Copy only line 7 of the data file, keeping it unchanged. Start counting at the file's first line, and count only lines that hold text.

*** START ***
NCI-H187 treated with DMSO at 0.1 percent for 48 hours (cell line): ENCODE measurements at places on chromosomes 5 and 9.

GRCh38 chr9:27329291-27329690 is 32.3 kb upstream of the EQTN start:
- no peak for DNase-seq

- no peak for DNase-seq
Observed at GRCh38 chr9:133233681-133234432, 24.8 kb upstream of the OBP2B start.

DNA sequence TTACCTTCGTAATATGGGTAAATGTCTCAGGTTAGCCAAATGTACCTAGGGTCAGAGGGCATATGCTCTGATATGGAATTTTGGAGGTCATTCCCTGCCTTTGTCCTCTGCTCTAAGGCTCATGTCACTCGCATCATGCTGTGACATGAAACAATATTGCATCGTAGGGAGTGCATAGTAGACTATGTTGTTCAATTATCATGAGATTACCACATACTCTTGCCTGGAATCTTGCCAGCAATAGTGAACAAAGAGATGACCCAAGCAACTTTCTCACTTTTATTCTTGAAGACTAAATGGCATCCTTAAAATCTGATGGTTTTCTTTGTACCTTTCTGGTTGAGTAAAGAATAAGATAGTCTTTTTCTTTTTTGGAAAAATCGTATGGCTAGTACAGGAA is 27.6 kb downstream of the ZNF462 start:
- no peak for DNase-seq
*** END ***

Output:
- no peak for DNase-seq